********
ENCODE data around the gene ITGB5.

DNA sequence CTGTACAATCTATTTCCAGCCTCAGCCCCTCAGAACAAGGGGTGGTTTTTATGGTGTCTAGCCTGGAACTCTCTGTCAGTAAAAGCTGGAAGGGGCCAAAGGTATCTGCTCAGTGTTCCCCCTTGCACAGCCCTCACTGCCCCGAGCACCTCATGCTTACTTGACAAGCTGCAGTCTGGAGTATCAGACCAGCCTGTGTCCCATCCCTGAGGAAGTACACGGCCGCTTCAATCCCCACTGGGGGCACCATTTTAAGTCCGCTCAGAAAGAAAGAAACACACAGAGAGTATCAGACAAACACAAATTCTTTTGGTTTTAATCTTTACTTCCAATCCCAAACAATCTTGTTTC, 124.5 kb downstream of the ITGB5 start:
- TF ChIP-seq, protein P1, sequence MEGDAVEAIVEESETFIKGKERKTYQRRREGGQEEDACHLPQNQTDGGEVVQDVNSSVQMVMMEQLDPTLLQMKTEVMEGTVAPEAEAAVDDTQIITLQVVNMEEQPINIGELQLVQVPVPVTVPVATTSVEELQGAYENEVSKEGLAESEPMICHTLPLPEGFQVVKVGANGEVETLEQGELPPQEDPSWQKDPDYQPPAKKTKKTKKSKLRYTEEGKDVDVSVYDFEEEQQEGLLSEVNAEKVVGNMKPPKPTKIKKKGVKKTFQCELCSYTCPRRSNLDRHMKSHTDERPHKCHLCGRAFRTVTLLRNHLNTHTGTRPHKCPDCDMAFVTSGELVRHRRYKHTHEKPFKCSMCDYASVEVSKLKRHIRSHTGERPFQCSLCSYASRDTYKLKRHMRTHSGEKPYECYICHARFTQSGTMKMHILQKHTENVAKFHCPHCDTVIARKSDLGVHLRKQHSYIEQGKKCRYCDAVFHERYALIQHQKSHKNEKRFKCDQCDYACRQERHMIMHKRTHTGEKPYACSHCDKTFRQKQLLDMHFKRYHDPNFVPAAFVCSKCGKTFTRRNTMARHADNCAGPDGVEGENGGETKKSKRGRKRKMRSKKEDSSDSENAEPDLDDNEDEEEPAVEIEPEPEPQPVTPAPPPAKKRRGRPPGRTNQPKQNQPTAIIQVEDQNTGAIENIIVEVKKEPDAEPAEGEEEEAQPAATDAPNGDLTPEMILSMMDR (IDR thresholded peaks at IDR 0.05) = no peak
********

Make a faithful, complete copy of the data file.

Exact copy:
ENCODE data around the gene ITGB5.

DNA sequence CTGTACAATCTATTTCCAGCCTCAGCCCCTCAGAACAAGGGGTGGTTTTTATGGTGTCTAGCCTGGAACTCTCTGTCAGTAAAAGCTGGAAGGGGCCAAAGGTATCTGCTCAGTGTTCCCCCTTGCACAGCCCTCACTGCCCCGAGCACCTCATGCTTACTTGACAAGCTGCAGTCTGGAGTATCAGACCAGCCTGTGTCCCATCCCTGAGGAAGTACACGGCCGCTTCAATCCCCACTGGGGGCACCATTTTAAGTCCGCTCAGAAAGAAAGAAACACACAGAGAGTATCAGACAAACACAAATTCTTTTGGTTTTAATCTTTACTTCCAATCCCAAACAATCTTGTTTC, 124.5 kb downstream of the ITGB5 start:
- TF ChIP-seq, protein P1, sequence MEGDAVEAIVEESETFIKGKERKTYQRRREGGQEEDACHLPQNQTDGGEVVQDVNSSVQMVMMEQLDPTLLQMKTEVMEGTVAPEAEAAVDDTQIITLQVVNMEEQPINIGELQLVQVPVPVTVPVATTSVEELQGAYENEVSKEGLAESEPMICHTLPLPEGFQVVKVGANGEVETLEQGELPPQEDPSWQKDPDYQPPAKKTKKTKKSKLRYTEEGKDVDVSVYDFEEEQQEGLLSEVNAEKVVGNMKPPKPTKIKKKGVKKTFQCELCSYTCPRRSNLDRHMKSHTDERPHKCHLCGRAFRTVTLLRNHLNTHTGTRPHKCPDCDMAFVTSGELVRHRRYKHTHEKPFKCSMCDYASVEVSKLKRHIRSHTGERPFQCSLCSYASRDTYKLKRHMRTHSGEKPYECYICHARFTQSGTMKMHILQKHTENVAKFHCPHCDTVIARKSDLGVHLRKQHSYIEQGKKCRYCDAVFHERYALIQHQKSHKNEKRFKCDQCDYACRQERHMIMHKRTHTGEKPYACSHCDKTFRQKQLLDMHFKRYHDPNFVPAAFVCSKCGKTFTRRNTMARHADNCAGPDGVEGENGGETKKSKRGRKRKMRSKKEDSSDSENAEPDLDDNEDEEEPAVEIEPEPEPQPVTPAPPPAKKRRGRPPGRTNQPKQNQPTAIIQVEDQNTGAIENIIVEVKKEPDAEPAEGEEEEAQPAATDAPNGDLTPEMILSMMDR (IDR thresholded peaks at IDR 0.05) = no peak